Researcher Spotlight: Bradley Heins
Bradley Heins is an Assistant Professor for the Department of Animal Science and the West Central Research and Outreach Center. In his nearly five years at the University, he has focused on organic grazing dairy and management at Morris. The organic dairy herd at Morris is one of only two certified organic dairy farms located at a land-grant university and the work being completed promises to have a large impact on the growing organic dairy industry.
What is the primary focus of your research today?
Organic and Grazing Dairy Management
What do you hope to accomplish next?
My commitment to the enhancement of organic dairy production in the Upper Midwest will continue to strengthen through focused research and extension programs. The opportunity to assist dairy producers to solve real-world problems in organic dairy management is very exciting to me.
How does your research potentially impact the state of Minnesota and beyond?
The number of organic dairy producers in Minnesota continues to grow. Over an eight-year period from 2000 to 2008, the number of organic farms in Minnesota grew by 42 percent. Currently, there are over 200 organic dairy farms in Minnesota — ranking Minnesota #9 for organic dairy production in the United States. Organic dairy farming may be a profitable alternative for dairy farmers who want to use a less intensive production system that caters to a growing market niche. According to the Hartmann group, 75 percent of consumers are choosing organic products, and 35 percent of those consumers purchase organic products monthly. Most consumers purchase organic products because of concerns associated with pesticide, growth hormone, and antibiotic use. Furthermore, consumers purchase organic products because of the perception that they are more nutritional, safer, and taste better than conventionally raised agricultural products.
Minnesota’s dairy industry is also an economic driver of both rural and metro counties. Each organic dairy cow generates over $15,000 of economic activity through direct and indirect ways of business and employment.
What drew you to your field of study/what problem were you hoping to solve?
My Ph.D. work was with dairy farms in California that were implementing a crossbreeding program with the Holstein, Montbéliarde, and Viking Red breeds of cattle. Some of the farms that we worked with were grazing dairy cattle and one converted to an organic production system during our study. Grazing dairy cattle is a very different management system than confinement dairy management. These grazing farms intrigued me and I found it a challenge to evaluate research that these farms needed to improve the profitability and efficiency of their farms.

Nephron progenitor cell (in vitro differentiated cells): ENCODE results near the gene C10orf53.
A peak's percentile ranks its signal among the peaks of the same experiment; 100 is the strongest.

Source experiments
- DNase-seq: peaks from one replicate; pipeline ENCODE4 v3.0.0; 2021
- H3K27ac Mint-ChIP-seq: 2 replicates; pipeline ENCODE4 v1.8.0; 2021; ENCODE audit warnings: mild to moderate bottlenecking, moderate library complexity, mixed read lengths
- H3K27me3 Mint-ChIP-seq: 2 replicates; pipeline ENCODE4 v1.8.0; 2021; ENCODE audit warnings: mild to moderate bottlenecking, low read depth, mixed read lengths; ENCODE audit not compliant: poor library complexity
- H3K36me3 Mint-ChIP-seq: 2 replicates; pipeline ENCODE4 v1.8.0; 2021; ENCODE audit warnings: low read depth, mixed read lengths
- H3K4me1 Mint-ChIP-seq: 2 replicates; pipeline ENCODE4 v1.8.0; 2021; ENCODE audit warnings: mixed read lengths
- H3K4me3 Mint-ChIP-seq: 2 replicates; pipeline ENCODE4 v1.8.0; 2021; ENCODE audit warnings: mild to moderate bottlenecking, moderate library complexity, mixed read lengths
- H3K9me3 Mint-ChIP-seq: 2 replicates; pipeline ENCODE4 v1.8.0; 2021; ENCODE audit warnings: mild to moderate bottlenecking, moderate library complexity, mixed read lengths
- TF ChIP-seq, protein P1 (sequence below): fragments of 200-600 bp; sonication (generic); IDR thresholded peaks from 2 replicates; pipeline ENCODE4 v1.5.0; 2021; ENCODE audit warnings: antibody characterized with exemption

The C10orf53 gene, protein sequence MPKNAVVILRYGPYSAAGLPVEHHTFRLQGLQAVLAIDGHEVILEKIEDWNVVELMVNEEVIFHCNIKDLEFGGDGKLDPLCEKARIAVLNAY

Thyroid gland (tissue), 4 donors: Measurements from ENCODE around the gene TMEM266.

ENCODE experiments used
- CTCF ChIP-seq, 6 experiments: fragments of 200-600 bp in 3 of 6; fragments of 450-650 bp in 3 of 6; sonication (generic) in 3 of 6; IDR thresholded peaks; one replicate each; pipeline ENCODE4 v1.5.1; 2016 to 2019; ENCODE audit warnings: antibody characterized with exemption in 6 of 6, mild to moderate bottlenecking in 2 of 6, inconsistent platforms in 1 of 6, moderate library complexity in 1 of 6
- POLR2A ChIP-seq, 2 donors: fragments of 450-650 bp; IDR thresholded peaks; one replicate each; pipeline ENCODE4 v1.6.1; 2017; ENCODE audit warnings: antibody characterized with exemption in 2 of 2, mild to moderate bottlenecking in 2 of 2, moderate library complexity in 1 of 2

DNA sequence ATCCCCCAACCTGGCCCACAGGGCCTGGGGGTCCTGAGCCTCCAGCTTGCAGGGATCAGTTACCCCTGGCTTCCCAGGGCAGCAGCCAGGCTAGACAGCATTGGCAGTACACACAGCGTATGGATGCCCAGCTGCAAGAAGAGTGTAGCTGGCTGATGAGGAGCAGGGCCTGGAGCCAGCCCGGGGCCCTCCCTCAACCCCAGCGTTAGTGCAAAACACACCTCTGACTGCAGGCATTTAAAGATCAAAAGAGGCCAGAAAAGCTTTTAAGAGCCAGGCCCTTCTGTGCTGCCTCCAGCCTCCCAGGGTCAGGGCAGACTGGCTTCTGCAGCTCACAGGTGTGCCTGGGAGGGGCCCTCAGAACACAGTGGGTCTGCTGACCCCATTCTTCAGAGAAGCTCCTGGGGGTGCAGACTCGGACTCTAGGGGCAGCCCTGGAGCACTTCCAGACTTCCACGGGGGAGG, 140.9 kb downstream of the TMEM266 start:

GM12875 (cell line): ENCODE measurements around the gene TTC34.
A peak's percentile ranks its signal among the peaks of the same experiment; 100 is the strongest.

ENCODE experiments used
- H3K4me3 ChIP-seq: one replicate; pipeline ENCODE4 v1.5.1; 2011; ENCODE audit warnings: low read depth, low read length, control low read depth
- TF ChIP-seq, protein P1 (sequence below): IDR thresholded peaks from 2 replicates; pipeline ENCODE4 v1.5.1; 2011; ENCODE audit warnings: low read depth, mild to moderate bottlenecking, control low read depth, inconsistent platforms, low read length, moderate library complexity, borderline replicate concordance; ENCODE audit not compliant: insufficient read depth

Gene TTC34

What is your most notable accomplishment at the University so far?
Because of my willingness to engage a team of experts to collaborate on research and extension for organic dairy production, we were awarded a $1.9 million USDA-NIFA grant in 2012 to improve the profitability of organic dairy operations in the Midwest. This project will have impact for many years to come for the organic dairy industry across the United States.
What makes your research unique?
The organic dairy herd at the UMN WCROC is home to one of just two certified organic dairy farms at land-grant research universities in the United States. Being located at a research and outreach center offers many valuable opportunities to serve the WCROC, the Department of Animal Science, and the community. The WCROC is deeply rooted into the Morris community, and there is higher-value to have faculty located at an ROC. Therefore, it is my vision to adapt my research and extension activities to the emerging issues of the state and surrounding community.
Where did you grow up and what was that place like?
I grew up in Lake City, MN, which is about 75 miles south of the Twin Cities. It is the birthplace of waterskiing. Southeastern Minnesota is a beautiful part of the state with rolling bluffs and beautiful fall colors on the trees. Lake City is on Lake Pepin, and there are many activities to do from boating to fishing.
What is your favorite place on campus?
I received my undergraduate degree from the St. Paul campus. However, I enjoy the East Bank campus at the University and enjoy being on the Mall during the spring. I really enjoy going to Annie’s Parlor for the food and great milkshakes.